BERLIN: A German small town Thursday sent a bus with 31 Syrian refugees on a road trip to Chancellor Angela Merkel’s office in protest against her liberal migrant policy.
The Bavarian district chief behind the journey to Berlin, Peter Dreier, said his rural area was buckling under the strain of a mass influx that brought 1.1 million migrants to Germany last year.
Local citizens had told him “it’s time we set a limit,” he said. “We are trying to help these people integrate. But that won’t work if this year we face another wave of one million, or even more.”
Calling the trip “an act of desperation,” he said he had warned Merkel about his plans in a phone call last October, and had announced it to her office on Wednesday.
Pro-refugee activists condemned the trip as a publicity stunt that exploited the refugees.
The coach, carrying Syrian men with asylum status, left the southern town of Landshut in the morning and arrived at around 1700 GMT outside the chancellery, to be greeted by a large throng of media but no representatives of Merkel’s government.
Merkel’s spokesman Steffen Seibert in a statement said that housing refugees was the task of state and local governments, who received federal support for this.
The city state of Berlin had promised to help out and put up the 31 for the first night, Seibert said.
Dreier, who had travelled to Berlin separately by car, said he was disappointed by Merkel’s refusal to engage, calling it “an attempt to ignore and negate” the problem.
While media and police stood around the bus, Berlin city officials inside were seen negotiating with the Bavarians, as Syrians looked on with worried faces, glancing nervously at the TV cameras outside.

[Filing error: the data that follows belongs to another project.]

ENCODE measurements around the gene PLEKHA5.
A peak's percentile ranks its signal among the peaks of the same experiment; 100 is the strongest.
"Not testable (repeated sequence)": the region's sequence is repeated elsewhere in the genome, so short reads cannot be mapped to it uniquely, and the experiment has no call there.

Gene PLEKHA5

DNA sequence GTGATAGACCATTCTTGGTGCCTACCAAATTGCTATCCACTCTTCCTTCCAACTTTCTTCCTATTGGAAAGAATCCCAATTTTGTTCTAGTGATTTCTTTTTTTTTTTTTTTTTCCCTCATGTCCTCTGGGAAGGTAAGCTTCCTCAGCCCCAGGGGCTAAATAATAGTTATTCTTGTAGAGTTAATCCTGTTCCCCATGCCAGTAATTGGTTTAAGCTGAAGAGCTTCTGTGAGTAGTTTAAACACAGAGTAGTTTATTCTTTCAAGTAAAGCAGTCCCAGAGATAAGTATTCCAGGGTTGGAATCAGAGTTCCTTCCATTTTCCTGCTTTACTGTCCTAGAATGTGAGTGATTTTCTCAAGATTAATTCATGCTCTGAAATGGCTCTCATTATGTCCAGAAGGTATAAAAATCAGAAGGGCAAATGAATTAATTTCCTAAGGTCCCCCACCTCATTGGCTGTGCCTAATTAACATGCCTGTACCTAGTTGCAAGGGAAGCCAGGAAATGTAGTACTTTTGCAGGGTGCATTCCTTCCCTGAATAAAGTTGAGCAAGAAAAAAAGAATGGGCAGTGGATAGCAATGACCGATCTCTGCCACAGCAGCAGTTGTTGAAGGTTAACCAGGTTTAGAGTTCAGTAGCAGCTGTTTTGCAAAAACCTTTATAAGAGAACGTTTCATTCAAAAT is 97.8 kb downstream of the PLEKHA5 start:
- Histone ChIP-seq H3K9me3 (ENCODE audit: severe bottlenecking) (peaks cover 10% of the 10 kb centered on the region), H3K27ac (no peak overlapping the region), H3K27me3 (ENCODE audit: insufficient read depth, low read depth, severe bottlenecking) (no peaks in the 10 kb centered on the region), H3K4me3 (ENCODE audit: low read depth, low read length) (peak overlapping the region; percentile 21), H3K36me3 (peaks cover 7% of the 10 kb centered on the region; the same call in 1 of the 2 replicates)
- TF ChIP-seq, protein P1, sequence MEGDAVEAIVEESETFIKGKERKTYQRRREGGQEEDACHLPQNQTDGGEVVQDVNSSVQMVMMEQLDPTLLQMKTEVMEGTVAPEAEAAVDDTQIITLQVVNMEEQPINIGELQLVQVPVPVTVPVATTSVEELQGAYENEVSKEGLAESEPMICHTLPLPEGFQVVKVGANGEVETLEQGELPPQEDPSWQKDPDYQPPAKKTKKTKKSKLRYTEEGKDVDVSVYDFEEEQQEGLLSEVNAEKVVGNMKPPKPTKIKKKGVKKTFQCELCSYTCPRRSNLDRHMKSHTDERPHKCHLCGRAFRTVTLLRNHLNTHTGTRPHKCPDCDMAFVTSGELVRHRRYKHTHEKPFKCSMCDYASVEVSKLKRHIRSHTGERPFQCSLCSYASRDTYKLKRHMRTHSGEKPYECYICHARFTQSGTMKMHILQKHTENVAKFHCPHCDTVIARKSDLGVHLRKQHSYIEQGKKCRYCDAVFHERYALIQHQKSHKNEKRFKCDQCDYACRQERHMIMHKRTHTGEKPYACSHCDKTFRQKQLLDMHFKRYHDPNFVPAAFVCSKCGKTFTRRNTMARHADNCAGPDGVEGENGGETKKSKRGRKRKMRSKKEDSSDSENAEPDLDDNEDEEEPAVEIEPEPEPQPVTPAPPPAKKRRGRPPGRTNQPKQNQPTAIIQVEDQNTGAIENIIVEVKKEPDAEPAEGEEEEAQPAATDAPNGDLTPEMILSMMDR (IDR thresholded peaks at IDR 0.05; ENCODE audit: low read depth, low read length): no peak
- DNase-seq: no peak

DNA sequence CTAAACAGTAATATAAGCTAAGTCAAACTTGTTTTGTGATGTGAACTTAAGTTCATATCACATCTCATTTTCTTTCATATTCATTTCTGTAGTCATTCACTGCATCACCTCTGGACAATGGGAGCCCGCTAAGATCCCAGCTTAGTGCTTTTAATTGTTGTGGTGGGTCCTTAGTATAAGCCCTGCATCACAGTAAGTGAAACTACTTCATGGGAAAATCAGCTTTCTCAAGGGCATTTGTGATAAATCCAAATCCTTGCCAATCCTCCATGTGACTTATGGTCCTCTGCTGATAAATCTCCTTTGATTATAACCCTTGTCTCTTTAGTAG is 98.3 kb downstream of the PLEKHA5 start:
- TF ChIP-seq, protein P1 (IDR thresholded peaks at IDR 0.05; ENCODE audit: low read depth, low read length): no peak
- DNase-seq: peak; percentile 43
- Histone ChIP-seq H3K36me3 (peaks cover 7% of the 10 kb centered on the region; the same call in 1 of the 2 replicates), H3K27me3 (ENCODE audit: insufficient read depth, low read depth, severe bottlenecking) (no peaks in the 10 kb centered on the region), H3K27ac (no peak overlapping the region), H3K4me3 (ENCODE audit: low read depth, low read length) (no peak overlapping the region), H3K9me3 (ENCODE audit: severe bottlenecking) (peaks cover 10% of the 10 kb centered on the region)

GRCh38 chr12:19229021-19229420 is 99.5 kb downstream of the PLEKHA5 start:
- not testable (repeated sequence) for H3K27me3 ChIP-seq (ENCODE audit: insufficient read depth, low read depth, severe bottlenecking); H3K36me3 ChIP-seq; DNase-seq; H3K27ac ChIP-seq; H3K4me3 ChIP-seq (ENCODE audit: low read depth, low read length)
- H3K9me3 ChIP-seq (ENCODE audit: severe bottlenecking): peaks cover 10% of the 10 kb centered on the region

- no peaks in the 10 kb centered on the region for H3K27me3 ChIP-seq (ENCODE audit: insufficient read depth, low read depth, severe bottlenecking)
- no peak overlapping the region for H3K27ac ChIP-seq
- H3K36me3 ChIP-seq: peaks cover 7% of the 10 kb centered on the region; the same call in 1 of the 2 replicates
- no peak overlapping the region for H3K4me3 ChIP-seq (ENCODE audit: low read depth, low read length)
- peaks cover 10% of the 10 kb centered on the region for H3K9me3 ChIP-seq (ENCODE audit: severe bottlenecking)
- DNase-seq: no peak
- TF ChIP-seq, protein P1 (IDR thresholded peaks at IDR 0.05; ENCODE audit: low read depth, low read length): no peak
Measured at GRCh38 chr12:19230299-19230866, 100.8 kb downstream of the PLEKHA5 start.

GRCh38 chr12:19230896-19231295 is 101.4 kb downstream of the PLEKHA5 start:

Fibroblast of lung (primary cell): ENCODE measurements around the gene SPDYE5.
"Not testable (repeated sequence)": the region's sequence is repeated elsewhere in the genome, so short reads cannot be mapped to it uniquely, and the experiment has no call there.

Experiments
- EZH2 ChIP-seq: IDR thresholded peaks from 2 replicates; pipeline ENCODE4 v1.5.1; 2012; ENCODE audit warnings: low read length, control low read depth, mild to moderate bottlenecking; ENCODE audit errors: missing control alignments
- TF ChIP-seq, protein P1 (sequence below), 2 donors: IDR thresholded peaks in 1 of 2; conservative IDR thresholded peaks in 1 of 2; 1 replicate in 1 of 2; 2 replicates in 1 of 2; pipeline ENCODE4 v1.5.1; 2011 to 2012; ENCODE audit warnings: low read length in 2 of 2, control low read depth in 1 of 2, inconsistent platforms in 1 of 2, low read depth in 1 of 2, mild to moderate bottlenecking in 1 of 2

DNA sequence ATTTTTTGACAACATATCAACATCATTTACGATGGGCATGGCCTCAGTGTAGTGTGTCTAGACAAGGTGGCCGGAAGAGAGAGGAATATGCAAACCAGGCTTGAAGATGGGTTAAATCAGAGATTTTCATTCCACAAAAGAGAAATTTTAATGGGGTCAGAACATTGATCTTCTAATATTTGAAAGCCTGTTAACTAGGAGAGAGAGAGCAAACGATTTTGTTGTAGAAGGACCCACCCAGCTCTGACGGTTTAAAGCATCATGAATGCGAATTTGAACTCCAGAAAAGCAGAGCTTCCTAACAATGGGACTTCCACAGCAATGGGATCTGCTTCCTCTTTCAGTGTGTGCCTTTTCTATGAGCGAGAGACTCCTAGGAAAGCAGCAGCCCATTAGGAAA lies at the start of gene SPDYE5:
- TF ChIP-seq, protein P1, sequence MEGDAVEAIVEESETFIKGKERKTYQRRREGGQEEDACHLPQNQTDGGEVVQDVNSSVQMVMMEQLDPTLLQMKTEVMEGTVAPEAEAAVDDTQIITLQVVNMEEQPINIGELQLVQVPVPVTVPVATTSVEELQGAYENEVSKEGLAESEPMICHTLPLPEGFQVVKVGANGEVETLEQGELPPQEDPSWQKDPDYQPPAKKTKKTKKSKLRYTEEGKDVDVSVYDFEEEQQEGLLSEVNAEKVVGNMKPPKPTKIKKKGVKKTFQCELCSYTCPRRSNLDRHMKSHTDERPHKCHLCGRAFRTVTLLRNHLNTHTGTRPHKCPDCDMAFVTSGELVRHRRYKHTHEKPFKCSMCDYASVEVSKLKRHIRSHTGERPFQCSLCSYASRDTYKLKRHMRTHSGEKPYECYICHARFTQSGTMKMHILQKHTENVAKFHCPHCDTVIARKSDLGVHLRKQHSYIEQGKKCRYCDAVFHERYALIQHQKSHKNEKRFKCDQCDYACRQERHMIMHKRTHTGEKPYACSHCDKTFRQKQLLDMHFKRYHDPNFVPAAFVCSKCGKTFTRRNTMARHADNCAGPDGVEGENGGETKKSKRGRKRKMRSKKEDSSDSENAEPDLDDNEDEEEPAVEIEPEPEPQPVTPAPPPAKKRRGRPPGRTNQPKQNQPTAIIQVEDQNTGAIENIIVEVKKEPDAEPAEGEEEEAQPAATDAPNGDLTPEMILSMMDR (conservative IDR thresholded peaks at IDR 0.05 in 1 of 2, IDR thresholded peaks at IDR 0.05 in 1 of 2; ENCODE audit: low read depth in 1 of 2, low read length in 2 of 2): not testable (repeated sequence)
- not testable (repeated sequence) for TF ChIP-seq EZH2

After two hours, Dreier said he had agreed to personally pay for the refugees’ first night in a Berlin hotel, stressing that the bus had also been laid on by “a private person”, not with taxpayers money.
He said some of the refugees wanted to later take a look at available Berlin accommodation, others had asked to travel on to another city, Hamburg, and whoever wanted to could return to Landshut.
“Let’s get some rest and see tomorrow,” said Dreier, of the small party “Free Voters”, sporting a traditional Bavarian coat for his trip to the capital.
The head of German refugee support group Pro Asyl, Guenther Burkhardt, criticised the refugee road trip, saying “people are being exploited for the sake of media footage”.
“This doesn’t solve the problems… this is a stunt that misuses the plight of refugees to send the message ‘We want to close the borders’,” he said.
Merkel has been praised for opening Germany’s doors to those fleeing war and misery, but has also weathered harsh criticism, especially from Bavaria state, the main gateway for arriving refugees and migrants.
Dreier said “there is no end in sight to the wave of refugees, and our country’s ability to house them in a dignified way is deteriorating rapidly. And I don’t see new apartments being built for the immigrants.”
He said his district had 66 migrant facilities, and around 70 more refugees were coming every week.
Although the 31 Syrians had official asylum status and were now free to look for a home anywhere in Germany, he said he had been keeping them in shelters so they would not end up homeless.